While reading blog posts from other designers is great, you’ll never build a relationship unless you comment on their writing! Try saying something more than “Great Info!” or “Thanks for Sharing!” if you are going to comment. Take a few minutes and write out a thoughtful response to their article. This will show you took the time to read it and mean what you say.
Another thing I’ve seen people do instead of commenting on the blog post itself is to send a tweet to the author. If you have a question about what you’ve read this is an exceptionally good method. It’s very likely the author will respond to you if your question is short and beneficial to the rest of their audience.
After you comment, if you think that your audience would find the information interesting then consider sharing the post! Most sites nowadays have social sharing icons at the bottom of the post (like mine!) to make sharing easy as pie.
I really believe the golden rule applies here. If you treat others the way you want to be treated, they will do the same for you. So share away and you’ll find that soon enough others start to return the favor for you!
4. Take an Online Class
Many online classes include communities and these spaces are the perfect place to meet other designers who are interested in learning the same things you are! As you learn side by side, you’ll often talk about your businesses and begin to support each other.
Here are some courses that include designer communities:
And of course, please check out the Designer Guidebook Academy as well! Some courses include opportunities for you to connect with the other students!
4 Benefits to Making Designer Friends Online
1. Free Support & Advice
Help others, encourage them, and you’ll find that people will start to do the same for you.
Although you can always hire a design coach to help you when you need it, free support is good too. Make friends so that when you need someone to check and see if your new favicon is showing on their end, you’ll have someone to ask.
Like all things in life, we receive what we give. Help others, encourage them, and you’ll find that people will start to do the same for you.
2. Learn New Things
The internet is a vast and huge space. There is simply no way for any one person to come across all the valuable information that exists out there! By making friends online, you’ll have friends who will share the interesting, helpful, or timely things they come across.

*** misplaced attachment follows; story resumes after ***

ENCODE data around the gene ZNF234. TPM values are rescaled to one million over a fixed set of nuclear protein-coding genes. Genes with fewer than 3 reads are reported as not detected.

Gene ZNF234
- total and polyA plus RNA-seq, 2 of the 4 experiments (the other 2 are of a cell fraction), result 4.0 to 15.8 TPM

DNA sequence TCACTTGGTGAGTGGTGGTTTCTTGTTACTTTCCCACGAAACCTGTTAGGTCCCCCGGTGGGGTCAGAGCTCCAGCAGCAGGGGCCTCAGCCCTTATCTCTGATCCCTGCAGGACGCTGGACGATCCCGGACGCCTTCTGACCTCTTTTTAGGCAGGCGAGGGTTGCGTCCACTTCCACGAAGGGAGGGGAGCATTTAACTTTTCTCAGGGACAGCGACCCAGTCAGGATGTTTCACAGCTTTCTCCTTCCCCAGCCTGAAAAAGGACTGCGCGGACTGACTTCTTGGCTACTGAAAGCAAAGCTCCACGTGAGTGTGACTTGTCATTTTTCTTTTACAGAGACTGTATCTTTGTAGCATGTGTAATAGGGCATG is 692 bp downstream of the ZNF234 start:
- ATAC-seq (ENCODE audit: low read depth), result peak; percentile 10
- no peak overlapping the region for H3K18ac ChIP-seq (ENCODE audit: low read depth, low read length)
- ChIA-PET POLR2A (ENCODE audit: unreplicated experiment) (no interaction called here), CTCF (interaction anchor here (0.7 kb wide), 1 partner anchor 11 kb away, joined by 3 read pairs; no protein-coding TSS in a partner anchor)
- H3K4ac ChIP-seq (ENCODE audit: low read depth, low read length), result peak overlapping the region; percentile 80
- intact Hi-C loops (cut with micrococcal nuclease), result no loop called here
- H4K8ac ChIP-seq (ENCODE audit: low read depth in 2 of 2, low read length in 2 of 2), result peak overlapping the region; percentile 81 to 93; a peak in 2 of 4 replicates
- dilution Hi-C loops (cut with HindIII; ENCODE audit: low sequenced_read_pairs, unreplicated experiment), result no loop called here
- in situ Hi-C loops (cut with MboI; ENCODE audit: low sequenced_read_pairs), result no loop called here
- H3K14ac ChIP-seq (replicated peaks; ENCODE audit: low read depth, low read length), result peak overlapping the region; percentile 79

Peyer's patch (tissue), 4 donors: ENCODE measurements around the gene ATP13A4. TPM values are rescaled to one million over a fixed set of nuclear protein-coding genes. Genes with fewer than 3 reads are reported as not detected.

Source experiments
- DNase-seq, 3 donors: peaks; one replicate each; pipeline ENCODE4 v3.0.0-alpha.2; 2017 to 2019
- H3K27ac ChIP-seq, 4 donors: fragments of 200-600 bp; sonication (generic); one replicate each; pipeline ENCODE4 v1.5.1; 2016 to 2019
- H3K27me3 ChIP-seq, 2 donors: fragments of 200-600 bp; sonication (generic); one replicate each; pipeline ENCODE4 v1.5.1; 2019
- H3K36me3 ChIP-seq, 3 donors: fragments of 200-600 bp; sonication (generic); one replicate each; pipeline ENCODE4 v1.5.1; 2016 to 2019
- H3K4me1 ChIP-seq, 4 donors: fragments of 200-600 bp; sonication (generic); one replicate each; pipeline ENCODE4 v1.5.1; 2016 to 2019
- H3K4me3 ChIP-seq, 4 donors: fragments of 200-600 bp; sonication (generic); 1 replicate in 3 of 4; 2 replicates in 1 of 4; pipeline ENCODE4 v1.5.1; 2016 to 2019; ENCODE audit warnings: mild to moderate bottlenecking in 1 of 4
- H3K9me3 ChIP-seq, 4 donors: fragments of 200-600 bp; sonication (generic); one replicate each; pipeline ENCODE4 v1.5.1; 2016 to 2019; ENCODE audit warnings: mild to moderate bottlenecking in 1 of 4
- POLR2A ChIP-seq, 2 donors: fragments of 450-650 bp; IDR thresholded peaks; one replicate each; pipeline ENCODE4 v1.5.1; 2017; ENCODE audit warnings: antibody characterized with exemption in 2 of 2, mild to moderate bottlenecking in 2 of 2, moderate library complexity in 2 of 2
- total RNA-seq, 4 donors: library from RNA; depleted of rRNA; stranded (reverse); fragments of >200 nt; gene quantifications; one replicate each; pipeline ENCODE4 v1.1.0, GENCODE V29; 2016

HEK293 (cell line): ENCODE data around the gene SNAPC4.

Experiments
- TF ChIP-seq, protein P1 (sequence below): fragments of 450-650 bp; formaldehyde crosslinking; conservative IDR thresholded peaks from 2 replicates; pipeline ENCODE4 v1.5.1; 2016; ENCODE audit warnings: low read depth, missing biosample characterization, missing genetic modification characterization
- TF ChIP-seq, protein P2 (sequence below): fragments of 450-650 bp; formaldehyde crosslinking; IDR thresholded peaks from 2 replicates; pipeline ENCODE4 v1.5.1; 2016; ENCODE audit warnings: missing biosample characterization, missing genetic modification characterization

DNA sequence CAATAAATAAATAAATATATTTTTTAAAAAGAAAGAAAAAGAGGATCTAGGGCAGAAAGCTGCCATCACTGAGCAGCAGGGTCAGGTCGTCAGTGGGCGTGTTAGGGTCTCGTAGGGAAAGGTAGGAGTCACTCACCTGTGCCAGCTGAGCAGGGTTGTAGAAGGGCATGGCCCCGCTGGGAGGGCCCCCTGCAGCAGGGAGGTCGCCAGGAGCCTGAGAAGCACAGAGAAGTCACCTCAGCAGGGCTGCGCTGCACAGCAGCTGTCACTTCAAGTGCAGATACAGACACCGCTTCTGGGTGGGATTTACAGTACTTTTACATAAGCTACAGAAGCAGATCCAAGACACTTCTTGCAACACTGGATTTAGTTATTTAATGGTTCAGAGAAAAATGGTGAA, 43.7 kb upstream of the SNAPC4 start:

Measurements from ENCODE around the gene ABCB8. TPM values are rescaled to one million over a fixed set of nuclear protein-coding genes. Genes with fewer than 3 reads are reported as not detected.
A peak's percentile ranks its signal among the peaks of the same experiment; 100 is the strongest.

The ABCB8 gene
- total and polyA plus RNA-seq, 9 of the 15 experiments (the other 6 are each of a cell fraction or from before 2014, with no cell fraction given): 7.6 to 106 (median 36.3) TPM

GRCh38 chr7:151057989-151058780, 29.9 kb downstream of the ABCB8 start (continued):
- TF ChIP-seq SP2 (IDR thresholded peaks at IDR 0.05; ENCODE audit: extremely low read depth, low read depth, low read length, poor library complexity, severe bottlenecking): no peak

I can’t tell you how many times I’ve had a friend share just the right article or class for me. Something that despite my hours of googling, I totally missed. Or let me know about a steal of a deal from Creative Market or Design Cuts just in the nick of time!
There will always be situations where a client isn’t a right fit for you. Even if you’ve declared a niche, from time to time you will still get inquiries from off-the-wall places. In these cases, it’s helpful to have a list of friends that you can refer these clients to.
By referring clients to a designer who might be a better fit, you’ll actually be bettering your reputation. Alway be helpful. Think about who might best serve these clients and take the time to write a genuine referral for the potential client. As you refer clients out, it’s likely that these designers will return the favor for you when appropriate.
The more you refer out the wrong clients the easier it becomes for the right clients to find you!
Don’t worry about “losing a client”. If they aren’t a good fit, I promise it’s going to be better for everyone involved if you help them find a better match. The more you refer out the wrong clients the easier it becomes for the right clients to find you!
By filling your portfolio with the kind of projects you like working on, your unique style becomes more apparent. Over time, you’ll become known for your style and the kind of clients you work with.
4. Start or Join a Mastermind Group
Once you start to make a few friends online, consider coming together to create a mastermind group. In brief, a mastermind group is a group of 3-7 people who meet regularly to work on their businesses together.
Pat Flynn explains it better than I ever could. Check out these resources:
- How to Find a Mastermind Group article
- 7 Tips to Make the Most of your Mastermind Group video
- How to Structure a Mastermind Group video
- How to Build a Winning Mastermind Group video
I’ve been a part of a handful of mastermind groups over the last few years and the ones where there is structure and commitment are always the most successful. Masterminds groups have been instrumental to me in ironing out business problems and having the courage to try new things.
Take a leap of faith and try out just one of the ideas for making designer friends online that I mention above. The very easiest thing to do, in my opinion, is to join a Facebook group. Or if you like Twitter better, go and compliment one fellow designer – right now!
Have you made friends online? What has worked for you? Please share in the comments below!